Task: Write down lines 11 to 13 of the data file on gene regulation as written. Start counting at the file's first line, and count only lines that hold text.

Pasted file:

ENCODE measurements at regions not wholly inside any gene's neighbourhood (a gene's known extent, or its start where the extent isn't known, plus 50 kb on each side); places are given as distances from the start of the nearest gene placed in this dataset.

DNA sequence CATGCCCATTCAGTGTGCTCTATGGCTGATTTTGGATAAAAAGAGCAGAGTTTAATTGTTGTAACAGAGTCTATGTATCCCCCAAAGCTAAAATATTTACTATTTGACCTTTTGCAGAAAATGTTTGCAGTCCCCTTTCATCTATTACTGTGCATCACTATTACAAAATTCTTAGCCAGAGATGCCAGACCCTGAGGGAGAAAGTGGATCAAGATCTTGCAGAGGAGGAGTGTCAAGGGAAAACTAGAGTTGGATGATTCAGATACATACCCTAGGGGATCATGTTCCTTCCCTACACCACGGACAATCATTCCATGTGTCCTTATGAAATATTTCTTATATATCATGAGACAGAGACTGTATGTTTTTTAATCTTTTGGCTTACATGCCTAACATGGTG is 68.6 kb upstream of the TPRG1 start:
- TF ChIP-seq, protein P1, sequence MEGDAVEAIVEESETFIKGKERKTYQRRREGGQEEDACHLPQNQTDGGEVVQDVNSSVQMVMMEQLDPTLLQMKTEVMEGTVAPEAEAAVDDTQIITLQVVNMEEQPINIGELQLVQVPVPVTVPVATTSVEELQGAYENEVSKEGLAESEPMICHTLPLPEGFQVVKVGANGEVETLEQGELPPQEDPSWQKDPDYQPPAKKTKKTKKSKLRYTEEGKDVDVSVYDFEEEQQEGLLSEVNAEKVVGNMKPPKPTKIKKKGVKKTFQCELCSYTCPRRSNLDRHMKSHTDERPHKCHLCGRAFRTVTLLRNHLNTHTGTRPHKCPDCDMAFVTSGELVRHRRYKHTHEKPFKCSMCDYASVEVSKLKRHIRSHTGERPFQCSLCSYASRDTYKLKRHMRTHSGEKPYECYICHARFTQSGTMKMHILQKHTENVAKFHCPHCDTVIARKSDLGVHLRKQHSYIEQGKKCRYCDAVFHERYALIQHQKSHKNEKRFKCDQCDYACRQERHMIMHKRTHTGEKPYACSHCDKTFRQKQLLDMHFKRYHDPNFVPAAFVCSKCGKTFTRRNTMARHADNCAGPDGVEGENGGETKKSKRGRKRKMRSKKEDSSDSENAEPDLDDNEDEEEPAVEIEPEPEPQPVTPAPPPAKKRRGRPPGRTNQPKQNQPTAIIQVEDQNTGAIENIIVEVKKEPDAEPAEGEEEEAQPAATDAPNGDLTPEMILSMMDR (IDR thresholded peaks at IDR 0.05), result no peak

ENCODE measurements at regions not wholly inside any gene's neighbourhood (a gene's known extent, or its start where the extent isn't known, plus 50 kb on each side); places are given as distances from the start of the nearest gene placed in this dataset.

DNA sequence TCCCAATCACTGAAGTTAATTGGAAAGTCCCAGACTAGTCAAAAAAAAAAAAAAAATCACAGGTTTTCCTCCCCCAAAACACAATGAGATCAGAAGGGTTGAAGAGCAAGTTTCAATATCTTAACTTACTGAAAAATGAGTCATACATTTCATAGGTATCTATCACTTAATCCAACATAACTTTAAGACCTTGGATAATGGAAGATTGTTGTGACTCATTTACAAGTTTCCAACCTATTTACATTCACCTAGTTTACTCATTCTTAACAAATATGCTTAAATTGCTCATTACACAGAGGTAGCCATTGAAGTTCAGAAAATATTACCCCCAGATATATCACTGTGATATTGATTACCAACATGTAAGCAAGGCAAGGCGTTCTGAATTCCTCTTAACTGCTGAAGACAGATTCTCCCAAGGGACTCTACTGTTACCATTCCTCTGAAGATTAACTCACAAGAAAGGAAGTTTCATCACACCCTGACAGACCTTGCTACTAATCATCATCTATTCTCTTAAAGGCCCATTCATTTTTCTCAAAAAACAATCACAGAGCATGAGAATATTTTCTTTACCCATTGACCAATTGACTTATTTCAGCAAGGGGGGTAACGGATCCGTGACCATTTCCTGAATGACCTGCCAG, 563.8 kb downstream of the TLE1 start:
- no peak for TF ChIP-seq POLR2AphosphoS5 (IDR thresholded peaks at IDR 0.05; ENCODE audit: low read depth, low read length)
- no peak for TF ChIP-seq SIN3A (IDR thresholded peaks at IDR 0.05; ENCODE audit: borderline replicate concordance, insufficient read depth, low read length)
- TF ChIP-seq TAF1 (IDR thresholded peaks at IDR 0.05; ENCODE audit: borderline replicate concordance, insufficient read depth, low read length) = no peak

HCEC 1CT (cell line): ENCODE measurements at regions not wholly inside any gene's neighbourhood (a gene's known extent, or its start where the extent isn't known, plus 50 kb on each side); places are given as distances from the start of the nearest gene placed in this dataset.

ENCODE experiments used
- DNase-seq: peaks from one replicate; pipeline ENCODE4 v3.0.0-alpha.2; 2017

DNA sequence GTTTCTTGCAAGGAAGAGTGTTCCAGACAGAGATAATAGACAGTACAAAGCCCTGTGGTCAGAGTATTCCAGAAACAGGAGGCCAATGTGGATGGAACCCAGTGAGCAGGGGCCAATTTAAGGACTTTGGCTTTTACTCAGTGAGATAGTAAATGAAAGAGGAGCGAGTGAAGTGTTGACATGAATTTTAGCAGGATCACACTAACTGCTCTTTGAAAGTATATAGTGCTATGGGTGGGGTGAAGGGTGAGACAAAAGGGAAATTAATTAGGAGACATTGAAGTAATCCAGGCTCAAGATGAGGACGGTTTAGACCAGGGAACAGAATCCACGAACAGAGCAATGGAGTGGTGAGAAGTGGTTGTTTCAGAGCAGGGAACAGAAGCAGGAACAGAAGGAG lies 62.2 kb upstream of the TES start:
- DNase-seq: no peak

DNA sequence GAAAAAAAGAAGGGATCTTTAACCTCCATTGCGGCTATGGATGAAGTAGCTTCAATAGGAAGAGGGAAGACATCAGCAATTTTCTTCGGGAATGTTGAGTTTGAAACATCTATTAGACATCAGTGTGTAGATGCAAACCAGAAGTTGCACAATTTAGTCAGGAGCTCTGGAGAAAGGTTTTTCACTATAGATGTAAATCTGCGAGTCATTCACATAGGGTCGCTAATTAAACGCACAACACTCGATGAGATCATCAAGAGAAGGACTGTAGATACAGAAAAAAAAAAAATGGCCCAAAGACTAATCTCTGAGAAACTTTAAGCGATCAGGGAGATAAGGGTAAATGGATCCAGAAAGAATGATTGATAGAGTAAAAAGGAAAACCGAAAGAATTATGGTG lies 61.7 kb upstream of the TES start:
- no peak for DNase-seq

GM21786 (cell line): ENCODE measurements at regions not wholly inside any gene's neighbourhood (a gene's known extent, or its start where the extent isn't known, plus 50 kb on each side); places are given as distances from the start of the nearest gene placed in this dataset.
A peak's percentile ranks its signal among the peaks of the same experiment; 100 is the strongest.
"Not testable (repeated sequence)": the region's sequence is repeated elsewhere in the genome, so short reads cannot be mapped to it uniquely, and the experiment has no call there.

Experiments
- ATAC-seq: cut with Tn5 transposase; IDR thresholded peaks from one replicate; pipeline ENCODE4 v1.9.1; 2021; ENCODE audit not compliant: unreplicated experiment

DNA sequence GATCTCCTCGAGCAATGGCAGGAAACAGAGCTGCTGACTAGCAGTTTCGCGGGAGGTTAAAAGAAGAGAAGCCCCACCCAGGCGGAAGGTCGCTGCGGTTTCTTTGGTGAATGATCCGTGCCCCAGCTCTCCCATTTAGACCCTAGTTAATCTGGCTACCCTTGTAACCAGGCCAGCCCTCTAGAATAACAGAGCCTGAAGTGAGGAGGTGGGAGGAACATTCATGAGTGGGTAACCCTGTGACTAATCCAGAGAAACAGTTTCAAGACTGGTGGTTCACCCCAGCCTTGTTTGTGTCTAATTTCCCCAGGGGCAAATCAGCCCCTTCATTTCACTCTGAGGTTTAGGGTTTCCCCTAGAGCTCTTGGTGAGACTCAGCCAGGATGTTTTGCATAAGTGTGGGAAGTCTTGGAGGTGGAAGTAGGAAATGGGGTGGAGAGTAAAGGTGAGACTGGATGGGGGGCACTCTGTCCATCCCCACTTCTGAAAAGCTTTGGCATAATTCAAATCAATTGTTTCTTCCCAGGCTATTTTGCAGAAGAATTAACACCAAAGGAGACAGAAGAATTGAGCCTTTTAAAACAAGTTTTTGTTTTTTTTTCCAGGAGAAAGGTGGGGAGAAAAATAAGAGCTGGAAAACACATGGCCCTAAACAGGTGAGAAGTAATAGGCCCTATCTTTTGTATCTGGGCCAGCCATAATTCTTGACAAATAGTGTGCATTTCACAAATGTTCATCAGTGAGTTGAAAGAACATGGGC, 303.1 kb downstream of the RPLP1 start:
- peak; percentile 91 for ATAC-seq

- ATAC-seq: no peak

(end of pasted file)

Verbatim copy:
- DNase-seq: peaks from one replicate; pipeline ENCODE4 v3.0.0-alpha.2; 2017

DNA sequence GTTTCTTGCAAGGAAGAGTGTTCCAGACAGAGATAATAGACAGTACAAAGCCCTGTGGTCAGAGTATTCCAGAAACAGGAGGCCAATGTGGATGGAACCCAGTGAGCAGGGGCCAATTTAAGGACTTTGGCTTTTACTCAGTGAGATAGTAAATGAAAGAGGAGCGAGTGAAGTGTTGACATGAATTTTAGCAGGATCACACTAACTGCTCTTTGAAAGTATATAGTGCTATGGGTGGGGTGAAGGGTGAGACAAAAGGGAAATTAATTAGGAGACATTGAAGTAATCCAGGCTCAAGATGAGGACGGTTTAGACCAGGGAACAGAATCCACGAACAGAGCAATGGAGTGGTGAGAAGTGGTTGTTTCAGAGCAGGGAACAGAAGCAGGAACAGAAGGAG lies 62.2 kb upstream of the TES start:
- DNase-seq: no peak